Brandon Moreno knows what it means to be called a Mexican fighter, and it has more to do with an attitude than simply what his postal code is.
“My boxing coach, he hates that because sometimes the Mexican fighters forget their technique in the moment when you go to the fight,” laughs the flyweight contender. “But for me, if you watch my fights, even when the moment in the fight is bad for me, I am trying to always go forward and win the fight. That's why I feel amazing to be a Mexican fighter because I know if something bad happens in the middle of the fight, I can go with my heart and win the fight.”
That’s what being a Mexican fighter is all about. It’s why fighters like Julio Cesar Chavez, Ruben Olivares, Salvador Sanchez, Erik Morales, Marco Antonio Barrera and Juan Manuel Marquez are revered in their home country. Sure, they all had technique and skill for days, but it was their fighting spirit in representing their flag that left the lasting impression.
Tijuana’s Moreno agrees.
“I saw an interview with Georges St-Pierre and he said that there are three kinds of fighters: the athletes, the fighters, and the artists,” he said. “And I think the Mexican guys, we are fighters. Me, I was trying to play soccer and I was so bad. And soccer is important in my country, but we are amazing fighters. Chavez, Morales, Barrera, Marquez - those guys are amazing fighters because they have a lot of heart.”
The 26-year-old “Assassin Baby,” currently ranked second in the UFC at 125 pounds, wasn’t going to be a soccer player and wasn’t going to be a boxer, but he did find his place in mixed martial arts after failing to secure a capoeira or karate academy as a pre-teen.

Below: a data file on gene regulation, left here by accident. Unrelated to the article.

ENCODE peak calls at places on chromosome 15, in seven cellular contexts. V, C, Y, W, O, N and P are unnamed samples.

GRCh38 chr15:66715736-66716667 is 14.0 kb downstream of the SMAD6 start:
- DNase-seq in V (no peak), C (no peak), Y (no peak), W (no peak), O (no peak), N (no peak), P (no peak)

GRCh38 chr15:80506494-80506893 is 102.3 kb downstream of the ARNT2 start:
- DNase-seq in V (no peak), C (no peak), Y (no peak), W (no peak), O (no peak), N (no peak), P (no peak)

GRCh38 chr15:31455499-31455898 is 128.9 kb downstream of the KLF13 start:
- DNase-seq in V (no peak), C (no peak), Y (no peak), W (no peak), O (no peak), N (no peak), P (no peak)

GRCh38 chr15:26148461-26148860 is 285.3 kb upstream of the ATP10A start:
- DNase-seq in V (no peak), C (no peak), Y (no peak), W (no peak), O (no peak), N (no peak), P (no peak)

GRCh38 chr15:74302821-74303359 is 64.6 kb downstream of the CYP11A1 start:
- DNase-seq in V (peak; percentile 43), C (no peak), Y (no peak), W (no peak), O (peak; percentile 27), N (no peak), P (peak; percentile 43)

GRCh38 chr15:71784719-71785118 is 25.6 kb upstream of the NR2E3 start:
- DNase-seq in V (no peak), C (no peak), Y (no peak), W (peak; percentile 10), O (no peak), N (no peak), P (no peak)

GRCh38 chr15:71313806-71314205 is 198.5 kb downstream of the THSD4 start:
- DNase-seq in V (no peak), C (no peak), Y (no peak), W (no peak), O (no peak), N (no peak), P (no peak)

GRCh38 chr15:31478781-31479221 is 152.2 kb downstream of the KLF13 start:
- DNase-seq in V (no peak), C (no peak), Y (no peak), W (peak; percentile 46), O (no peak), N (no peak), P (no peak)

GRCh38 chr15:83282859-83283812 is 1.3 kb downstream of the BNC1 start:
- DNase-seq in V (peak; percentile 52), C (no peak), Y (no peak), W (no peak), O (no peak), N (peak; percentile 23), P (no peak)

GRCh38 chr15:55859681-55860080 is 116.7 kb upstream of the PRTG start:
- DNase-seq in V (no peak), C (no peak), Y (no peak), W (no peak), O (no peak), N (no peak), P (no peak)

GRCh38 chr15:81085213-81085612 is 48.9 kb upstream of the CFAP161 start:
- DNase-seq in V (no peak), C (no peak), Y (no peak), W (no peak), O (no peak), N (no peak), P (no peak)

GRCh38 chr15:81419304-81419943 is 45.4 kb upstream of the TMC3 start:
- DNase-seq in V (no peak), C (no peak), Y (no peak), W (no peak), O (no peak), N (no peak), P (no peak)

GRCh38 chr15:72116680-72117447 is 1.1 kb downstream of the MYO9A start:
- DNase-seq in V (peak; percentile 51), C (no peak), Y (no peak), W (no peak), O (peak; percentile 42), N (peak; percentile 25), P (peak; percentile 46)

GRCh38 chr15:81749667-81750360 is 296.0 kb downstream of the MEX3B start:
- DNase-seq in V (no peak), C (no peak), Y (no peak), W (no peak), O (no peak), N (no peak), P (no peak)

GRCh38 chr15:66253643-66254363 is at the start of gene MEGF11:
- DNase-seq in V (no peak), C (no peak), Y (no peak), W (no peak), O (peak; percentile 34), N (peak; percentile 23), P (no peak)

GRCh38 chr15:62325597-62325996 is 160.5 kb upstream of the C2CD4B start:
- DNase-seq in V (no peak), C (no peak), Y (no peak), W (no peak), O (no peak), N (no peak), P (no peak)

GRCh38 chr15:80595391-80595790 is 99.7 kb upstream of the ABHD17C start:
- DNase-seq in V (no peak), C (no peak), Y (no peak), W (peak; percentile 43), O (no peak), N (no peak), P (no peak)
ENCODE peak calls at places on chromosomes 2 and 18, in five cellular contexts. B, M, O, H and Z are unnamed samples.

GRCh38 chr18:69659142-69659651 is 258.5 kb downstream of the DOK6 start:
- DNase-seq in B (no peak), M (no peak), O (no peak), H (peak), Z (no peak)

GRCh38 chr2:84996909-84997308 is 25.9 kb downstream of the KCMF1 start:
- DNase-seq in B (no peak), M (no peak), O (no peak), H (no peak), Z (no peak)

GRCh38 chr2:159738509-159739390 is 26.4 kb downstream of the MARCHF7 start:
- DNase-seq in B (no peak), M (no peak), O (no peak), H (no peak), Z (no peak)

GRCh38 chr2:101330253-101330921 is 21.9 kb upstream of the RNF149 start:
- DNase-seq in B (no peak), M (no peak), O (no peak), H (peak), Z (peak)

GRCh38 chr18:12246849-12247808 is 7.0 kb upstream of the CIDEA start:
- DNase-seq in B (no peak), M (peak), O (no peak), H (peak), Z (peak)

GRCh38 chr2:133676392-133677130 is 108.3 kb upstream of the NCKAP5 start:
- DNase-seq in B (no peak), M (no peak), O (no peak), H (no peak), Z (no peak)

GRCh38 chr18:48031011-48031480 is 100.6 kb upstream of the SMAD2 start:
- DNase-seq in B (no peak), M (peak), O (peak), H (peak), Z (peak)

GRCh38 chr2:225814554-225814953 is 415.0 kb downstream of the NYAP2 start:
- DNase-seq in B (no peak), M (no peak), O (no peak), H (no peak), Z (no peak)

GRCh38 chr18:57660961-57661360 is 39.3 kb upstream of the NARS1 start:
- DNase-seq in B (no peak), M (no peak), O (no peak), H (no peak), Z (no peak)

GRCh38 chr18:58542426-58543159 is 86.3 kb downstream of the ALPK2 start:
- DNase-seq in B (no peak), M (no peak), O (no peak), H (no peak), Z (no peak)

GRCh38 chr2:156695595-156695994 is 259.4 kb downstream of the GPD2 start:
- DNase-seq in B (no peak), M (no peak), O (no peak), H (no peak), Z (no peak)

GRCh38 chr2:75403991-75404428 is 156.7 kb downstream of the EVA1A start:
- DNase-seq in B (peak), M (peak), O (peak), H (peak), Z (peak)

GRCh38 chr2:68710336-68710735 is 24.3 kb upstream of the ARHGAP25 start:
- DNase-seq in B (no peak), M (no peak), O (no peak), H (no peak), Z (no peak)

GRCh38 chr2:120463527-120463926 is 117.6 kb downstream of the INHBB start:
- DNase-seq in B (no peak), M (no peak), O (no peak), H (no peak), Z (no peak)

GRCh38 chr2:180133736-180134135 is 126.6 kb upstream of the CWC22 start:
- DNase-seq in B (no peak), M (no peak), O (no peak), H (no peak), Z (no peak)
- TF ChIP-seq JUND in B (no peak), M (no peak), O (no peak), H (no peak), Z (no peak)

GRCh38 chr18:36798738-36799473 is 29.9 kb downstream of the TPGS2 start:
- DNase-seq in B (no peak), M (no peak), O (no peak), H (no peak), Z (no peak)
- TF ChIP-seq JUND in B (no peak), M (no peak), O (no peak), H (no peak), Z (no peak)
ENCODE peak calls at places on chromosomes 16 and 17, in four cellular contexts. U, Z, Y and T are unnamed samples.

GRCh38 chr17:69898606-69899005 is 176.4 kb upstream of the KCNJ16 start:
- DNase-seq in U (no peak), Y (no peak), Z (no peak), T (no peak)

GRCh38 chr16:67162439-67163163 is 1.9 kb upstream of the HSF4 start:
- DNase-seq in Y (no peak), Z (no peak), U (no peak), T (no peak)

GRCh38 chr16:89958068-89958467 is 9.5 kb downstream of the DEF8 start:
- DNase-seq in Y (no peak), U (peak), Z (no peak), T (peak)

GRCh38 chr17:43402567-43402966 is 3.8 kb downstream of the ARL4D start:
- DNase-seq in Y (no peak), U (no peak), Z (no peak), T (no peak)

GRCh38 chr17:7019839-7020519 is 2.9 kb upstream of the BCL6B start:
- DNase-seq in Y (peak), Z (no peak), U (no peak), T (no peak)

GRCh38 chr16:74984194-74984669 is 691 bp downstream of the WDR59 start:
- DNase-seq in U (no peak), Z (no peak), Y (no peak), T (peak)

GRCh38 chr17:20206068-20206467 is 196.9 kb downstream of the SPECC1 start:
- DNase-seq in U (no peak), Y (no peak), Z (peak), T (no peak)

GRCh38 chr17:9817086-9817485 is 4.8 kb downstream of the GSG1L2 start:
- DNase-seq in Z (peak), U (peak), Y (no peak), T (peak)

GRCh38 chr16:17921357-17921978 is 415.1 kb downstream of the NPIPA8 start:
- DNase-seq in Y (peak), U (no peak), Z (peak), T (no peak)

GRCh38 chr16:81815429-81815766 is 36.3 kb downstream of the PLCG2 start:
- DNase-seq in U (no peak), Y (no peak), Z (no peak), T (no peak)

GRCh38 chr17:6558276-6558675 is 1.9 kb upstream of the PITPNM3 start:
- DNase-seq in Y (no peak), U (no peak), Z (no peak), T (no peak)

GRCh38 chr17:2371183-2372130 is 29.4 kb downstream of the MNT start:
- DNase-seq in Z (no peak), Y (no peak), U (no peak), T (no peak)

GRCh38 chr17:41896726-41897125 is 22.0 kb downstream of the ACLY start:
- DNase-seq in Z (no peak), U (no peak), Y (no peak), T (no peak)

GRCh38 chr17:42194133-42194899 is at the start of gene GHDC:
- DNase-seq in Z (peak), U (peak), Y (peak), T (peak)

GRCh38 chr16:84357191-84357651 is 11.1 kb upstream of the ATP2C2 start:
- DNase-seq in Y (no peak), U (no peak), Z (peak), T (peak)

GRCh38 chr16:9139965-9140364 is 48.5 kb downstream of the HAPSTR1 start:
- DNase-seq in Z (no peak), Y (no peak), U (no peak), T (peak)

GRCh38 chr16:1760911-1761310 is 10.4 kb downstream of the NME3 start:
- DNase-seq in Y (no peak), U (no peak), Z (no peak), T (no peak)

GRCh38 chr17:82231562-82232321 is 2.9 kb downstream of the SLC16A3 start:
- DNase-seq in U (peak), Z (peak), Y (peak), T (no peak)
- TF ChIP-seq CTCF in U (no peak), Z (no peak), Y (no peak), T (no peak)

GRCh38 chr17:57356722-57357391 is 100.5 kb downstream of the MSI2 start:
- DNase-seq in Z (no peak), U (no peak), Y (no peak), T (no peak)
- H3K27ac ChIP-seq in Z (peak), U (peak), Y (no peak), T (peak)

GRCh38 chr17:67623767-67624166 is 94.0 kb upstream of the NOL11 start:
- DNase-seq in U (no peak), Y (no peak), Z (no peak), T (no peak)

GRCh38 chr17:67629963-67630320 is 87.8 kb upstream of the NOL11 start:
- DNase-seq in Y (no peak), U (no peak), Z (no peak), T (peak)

Hispanic Heritage Month: Debut Events
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“I found mixed martial arts at 12 years old, so I never had the opportunity to just train boxing,” he said. “I have a lot of friends and training partners that started in boxing, but I started in this new era in MMA, training in kickboxing, wrestling and jiu-jitsu. Before, the guys started in just one discipline and I started in everything.”
Moreno was a quick study, making his bones as a fighter at home and in the U.S. before getting into the UFC through The Ultimate Fighter 24 in 2016. He went 3-2 in his first stint in the Octagon, fought and won once in the LFA, and since he returned to the UFC in 2019, he fought to a draw with Askar Askarov and defeated Kai Kara-France and Jussier Formiga. Now, he joins Irene Aldana and Yair Rodriguez as Mexican stars on the verge of world title shots, and whoever gets that shot and wins will become the nation’s first UFC champion. That’s a big deal, not just for the fighter who achieves the feat, but for a new generation of Mexican fighters.
“The sport is very young in my country, and it's hard because in Mexico it's soccer and boxing and that's it,” said Moreno. “If you try to do another kind of sport, the road is very, very tough. In history we had a lot of Mexican-American champions like Cain (Velasquez), Henry Cejudo and Tito Ortiz, but a one hundred percent Mexican is different because it's just boxing and soccer. We don't have wrestling, we don't have Brazilian Jiu-Jitsu. Right now, the sport has evolved so much in the last four, five years, but we started differently. And I'm so excited because Irene, Yair, and me, we can change the game here in Mexico. A lot of guys now can try to complete their dreams in this sport, and that is exciting for me.”
And one day, maybe MMA fans will be talking about Moreno the way they talk about Mexico’s boxing heroes.
“It's weird because you always try to stay focused in the training camp, in the gym, but at the end of the day, a lot of people are watching your work,” he said. “A lot of young fighters try to do the same thing - go to the UFC, win the fights, try to go for the title - and I'm doing that and I have a lot of training partners in my gym that say that I'm an inspiration for them. That is really special for me in my heart.”